Multimode microscopy of GaN-based semiconductor nanostructures using scanning electron beam techniques

Prof Robert Martin - Department of Physics, SUPA, University of Strathclyde, Glasgow

The group III-nitride semiconductors are used in a growing range of applications, including visible and UV LEDs and lasers, transistors for use at high-power and high-temperature, single photon sources, solar-blind photodetectors and solar fuel devices. The key to high performance of these devices often lies in nanostructuring, either carefully fabricated or naturally occurring. This talk will review the use of correlated, multimode measurements in scanning electron microscopes and electron probe microanalysers to investigate these materials and their nanostructures. Analysis of the optical, electrical and physical properties with nanoscale spatial resolution informs the understanding and improvement of the devices. Combinations of cathodoluminescence (CL), X-ray microanalysis (WDX, EDX), electron beam induced current (EBIC), electron back-scattered diffraction (EBSD) and electron channeling contrast imaging (ECCI) will be described. These provide structural information at sub-micron resolution, optical information down to length scales of 10s of nm and at emission wavelengths down to 200 nm. Results will be presented from a range of nanostructured UV and visible light-emitting structures built from AlGaN, InGaN and other III-N materials.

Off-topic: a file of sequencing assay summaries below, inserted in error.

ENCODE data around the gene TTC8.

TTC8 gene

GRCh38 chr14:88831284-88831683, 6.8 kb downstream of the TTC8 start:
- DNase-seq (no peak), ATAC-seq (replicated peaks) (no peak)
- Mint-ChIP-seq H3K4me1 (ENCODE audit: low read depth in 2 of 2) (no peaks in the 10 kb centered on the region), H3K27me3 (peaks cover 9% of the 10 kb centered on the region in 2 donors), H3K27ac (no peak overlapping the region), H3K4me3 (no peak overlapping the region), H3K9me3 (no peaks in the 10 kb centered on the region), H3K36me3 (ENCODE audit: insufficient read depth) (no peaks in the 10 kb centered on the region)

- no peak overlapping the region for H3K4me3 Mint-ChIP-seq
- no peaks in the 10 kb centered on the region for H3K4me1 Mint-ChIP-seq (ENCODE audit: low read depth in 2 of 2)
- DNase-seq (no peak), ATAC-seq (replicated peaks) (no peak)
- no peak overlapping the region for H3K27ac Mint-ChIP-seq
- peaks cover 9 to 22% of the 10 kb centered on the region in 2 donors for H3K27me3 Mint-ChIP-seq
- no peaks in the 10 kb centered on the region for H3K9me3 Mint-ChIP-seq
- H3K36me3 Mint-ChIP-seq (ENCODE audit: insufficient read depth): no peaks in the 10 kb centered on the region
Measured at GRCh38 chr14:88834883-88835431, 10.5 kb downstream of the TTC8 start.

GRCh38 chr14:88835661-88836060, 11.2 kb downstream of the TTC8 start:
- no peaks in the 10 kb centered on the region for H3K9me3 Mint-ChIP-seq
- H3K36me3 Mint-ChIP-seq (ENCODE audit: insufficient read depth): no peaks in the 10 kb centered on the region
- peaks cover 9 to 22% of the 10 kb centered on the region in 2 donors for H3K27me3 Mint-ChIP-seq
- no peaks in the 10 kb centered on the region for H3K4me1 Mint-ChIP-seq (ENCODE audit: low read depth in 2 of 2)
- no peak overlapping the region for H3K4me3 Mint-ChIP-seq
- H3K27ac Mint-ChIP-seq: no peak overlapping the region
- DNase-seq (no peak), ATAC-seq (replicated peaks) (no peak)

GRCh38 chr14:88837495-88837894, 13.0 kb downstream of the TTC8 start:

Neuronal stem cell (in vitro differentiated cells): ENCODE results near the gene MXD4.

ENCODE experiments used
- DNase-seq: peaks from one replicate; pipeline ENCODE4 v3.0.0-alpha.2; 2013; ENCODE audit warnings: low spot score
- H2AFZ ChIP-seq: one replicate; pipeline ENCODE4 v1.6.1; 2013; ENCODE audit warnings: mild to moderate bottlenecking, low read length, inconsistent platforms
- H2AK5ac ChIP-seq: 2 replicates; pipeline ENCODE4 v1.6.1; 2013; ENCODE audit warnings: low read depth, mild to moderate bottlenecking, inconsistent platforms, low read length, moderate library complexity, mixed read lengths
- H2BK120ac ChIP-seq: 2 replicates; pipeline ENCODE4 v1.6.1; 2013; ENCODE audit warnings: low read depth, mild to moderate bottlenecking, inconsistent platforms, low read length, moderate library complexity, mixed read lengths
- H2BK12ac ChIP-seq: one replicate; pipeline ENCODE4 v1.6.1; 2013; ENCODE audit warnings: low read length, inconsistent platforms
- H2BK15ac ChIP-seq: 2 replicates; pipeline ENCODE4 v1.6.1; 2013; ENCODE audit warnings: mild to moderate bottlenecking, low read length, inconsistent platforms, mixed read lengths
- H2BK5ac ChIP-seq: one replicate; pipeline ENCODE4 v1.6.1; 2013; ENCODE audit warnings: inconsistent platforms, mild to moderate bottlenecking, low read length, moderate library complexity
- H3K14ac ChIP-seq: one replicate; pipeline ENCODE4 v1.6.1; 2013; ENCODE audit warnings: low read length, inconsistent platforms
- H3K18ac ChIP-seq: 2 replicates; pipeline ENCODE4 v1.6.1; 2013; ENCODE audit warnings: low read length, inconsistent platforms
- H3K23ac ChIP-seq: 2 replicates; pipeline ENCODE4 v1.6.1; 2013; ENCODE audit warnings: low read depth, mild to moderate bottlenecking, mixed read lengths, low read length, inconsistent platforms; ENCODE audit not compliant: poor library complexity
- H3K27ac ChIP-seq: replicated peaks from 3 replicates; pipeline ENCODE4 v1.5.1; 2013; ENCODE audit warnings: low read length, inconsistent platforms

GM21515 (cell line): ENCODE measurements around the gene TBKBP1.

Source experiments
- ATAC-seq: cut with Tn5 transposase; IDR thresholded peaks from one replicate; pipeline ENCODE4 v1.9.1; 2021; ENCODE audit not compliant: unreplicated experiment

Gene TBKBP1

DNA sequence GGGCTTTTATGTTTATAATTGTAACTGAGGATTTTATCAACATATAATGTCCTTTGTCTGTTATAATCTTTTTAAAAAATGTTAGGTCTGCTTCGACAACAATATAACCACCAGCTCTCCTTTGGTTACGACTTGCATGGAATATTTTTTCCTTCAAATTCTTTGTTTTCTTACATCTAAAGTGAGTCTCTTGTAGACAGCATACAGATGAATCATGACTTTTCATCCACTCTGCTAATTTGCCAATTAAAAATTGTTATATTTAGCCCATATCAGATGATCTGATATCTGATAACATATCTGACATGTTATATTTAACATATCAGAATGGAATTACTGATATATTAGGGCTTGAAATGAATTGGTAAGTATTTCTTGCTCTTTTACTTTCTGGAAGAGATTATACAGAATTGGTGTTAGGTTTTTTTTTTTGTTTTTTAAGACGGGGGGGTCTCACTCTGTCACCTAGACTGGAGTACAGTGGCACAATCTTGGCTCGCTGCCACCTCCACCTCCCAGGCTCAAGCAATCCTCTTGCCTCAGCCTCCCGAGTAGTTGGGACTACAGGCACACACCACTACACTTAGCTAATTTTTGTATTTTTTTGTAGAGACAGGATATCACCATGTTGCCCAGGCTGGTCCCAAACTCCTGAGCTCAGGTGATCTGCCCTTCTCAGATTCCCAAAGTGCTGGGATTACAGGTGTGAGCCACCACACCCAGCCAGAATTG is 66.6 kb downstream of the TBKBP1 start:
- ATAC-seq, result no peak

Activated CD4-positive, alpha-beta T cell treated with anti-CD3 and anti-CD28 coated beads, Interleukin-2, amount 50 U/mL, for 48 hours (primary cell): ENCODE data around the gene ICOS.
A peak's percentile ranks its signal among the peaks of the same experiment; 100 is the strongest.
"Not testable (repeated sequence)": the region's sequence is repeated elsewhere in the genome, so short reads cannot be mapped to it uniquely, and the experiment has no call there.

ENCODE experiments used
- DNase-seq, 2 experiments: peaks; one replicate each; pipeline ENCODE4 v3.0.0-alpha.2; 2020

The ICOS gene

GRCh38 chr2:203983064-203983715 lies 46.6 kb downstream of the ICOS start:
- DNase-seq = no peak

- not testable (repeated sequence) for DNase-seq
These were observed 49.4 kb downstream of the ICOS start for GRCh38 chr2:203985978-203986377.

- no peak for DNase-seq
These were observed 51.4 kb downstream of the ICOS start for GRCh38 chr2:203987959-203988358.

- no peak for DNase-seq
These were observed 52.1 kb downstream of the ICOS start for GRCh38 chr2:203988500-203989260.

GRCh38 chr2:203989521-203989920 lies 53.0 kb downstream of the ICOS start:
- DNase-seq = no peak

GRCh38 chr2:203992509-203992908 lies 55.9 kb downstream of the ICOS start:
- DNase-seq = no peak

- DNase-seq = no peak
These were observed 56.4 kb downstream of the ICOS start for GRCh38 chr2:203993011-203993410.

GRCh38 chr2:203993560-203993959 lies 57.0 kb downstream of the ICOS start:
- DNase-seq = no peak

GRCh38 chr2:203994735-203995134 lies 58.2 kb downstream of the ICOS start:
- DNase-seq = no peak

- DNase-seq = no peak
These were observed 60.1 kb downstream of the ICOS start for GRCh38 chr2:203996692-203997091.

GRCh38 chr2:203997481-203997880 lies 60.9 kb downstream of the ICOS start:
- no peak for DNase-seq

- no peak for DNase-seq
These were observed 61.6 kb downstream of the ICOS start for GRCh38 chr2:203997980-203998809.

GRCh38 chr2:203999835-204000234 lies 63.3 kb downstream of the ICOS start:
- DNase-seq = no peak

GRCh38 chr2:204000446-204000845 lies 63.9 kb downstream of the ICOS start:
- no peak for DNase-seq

False-colour cathodoluminescence map superimposed on the image of an InGaN/GaN core/shell nanorod array fabricated at Bath University

Host: Prof Robert Taylor

Audrey Wood Seminar Room, Clarendon Laboratory

02.03.17 Robert Martin.pdf193.62 KB